On June 6, 1944, Allied forces stormed the beaches of Normandy, France, on “D-Day,” beginning the liberation of German-occupied western Europe during World War II.
On this date:
In 1799, American politician and orator Patrick Henry died at Red Hill Plantation in Virginia.
In 1844, the Young Men's Christian Association was founded in London.
In 1912, the greatest volcanic eruption of the 20th century took place as Novarupta in Alaska began a series of explosive episodes over a 60-hour period.
In 1925, Walter Percy Chrysler founded the Chrysler Corp.
In 1934, the Securities and Exchange Commission was established.
In 1939, the first Little League game was played as Lundy Lumber defeated Lycoming Dairy 23-8 in Williamsport, Pennsylvania.
In 1955, the U.S. Post Office introduced regular certified mail service.
In 1966, black activist James Meredith was shot and wounded as he walked along a Mississippi highway to encourage black voter registration.
In 1968, Sen. Robert F. Kennedy died at Good Samaritan Hospital in Los Angeles, a day after he was shot by Sirhan Bishara Sirhan.
In 1978, California voters overwhelmingly approved Proposition 13, a primary ballot initiative calling for major cuts in property taxes.
In 1984, government forces in India stormed the Golden Temple in Amritsar in an effort to crush Sikh extremists; at least 1,000 Sikhs and 200 soldiers were killed.
In 1994, President Bill Clinton joined leaders from America's World War II allies to mark the 50th anniversary of the D-Day invasion of Normandy. A China Northwest Airlines passenger jet crashed near Xian, killing all 160 people on board.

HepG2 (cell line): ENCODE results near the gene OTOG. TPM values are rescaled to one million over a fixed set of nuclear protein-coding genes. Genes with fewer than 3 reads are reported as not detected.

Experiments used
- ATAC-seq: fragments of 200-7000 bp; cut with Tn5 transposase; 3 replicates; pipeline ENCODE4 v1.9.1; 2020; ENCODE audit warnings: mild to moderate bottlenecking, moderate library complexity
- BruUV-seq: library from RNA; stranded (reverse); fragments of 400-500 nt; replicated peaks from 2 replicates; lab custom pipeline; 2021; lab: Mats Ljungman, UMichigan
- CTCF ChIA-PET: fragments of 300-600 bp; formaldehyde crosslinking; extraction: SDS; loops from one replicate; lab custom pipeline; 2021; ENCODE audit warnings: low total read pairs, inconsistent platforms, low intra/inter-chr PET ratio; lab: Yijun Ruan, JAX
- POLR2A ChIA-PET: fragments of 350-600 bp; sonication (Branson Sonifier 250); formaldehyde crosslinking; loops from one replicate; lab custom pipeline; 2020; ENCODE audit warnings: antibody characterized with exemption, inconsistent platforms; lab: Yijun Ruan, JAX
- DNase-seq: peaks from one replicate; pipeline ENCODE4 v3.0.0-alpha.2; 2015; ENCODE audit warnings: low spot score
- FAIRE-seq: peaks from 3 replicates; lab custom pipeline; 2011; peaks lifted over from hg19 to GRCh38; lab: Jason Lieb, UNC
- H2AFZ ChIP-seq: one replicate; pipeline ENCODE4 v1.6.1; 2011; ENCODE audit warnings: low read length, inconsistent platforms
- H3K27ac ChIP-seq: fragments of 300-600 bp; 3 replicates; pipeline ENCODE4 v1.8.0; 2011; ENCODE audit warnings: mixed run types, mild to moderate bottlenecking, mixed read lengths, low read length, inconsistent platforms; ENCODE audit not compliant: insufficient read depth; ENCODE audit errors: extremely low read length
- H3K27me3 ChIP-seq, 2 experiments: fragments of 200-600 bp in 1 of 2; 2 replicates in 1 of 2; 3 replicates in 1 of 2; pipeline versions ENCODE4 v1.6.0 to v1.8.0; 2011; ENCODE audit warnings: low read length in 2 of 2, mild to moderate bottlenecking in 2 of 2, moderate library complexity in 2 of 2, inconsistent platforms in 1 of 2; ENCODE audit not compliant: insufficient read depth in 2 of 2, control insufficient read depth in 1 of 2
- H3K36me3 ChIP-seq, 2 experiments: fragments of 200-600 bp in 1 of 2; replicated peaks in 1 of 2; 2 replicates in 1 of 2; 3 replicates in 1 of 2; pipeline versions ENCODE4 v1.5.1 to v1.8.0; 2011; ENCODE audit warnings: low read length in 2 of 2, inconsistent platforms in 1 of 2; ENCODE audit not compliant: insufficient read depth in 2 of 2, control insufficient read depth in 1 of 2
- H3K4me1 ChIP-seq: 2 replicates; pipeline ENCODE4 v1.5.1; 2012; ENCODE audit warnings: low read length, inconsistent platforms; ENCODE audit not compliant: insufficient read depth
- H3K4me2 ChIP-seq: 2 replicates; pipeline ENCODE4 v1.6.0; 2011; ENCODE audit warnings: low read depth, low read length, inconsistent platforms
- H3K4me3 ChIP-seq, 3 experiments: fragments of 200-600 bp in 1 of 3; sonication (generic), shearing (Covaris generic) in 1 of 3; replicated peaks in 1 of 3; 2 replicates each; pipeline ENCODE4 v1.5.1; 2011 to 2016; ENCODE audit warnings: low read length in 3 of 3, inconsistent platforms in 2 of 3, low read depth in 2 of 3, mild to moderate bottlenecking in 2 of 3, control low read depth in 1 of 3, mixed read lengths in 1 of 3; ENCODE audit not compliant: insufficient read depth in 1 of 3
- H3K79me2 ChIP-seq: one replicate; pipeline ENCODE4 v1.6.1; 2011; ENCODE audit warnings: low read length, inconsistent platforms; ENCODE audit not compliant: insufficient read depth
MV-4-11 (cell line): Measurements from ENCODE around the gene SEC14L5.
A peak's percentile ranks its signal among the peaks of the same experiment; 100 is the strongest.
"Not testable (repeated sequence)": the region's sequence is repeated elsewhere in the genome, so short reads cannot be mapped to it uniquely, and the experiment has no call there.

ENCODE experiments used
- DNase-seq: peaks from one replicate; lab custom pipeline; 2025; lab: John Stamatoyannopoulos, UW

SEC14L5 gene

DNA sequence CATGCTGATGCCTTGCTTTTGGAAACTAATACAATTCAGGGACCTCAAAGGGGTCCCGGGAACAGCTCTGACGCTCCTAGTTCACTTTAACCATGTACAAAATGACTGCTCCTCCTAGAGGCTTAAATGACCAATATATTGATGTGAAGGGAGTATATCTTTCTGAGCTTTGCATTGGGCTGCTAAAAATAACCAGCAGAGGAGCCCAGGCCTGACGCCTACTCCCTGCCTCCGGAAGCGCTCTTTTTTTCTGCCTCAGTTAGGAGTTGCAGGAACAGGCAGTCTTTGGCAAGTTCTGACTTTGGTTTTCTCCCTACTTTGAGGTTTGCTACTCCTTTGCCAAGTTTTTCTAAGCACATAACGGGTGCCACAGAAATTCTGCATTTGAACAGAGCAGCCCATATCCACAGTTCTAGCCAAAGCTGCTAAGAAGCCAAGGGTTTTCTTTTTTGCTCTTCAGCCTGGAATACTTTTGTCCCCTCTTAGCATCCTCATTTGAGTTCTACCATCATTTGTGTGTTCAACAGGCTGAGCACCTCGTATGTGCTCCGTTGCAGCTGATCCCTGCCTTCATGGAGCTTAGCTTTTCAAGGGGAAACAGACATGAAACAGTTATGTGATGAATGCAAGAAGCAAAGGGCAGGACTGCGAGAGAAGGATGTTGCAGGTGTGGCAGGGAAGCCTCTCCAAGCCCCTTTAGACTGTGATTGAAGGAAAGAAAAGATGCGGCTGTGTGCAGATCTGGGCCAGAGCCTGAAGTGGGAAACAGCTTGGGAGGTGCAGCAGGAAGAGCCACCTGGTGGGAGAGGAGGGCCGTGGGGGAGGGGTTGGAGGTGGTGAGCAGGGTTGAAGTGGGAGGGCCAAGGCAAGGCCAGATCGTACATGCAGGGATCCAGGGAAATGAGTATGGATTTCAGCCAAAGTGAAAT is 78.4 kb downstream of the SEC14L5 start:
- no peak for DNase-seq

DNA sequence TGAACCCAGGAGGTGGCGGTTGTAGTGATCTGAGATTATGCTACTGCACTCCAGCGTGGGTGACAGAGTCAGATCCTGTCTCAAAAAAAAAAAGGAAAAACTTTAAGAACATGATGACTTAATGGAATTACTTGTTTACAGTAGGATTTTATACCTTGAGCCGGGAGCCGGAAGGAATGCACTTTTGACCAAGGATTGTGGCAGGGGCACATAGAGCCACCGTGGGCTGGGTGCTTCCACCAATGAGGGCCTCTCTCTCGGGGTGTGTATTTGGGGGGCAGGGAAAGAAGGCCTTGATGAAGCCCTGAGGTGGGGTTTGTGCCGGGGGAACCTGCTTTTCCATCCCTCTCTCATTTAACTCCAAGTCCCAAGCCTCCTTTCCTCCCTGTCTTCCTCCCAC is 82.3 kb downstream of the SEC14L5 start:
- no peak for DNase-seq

Ten years ago: World leaders, including President George W. Bush and French President Jacques Chirac, put aside their differences to commemorate the D-Day invasion that broke Nazi Germany's grip on continental Europe. “Avenue Q” won best musical at the Tony Awards, while “I Am My Own Wife” was named best play; Phylicia Rashad, who starred in a revival of “A Raisin in the Sun,” became the first black actress to win a Tony for a leading dramatic role. Unseeded Gaston Gaudio upset Guillermo Coria 0-6, 3-6, 6-4, 6-1, 8-6 to win the French Open.
Five years ago: President Barack Obama visited the American cemetery at Omaha Beach in France to commemorate the 65th anniversary of D-Day. Summer Bird won the Belmont Stakes, rallying past Mine That Bird to spoil jockey Calvin Borel's attempt at winning all three legs of the Triple Crown. Svetlana Kuznetsova beat top-ranked Dinara Safina 6-4, 6-2 in an all-Russian final at the French Open.
One year ago: Director of National Intelligence James Clapper moved to tamp down a public uproar spurred by the disclosure of secret surveillance programs involving phone and Internet records, declassifying key details about one of the programs while insisting the efforts were legal, limited in scope and necessary to detect terrorist threats. Russian President Vladimir Putin and his wife, Lyudmila Putina, announced they were divorcing after nearly 30 years of marriage. Esther Williams, 91, the swimming champion turned actress, died in Los Angeles. Longtime soap opera actress Maxine Stuart, 94, died in Beverly Hills, California.
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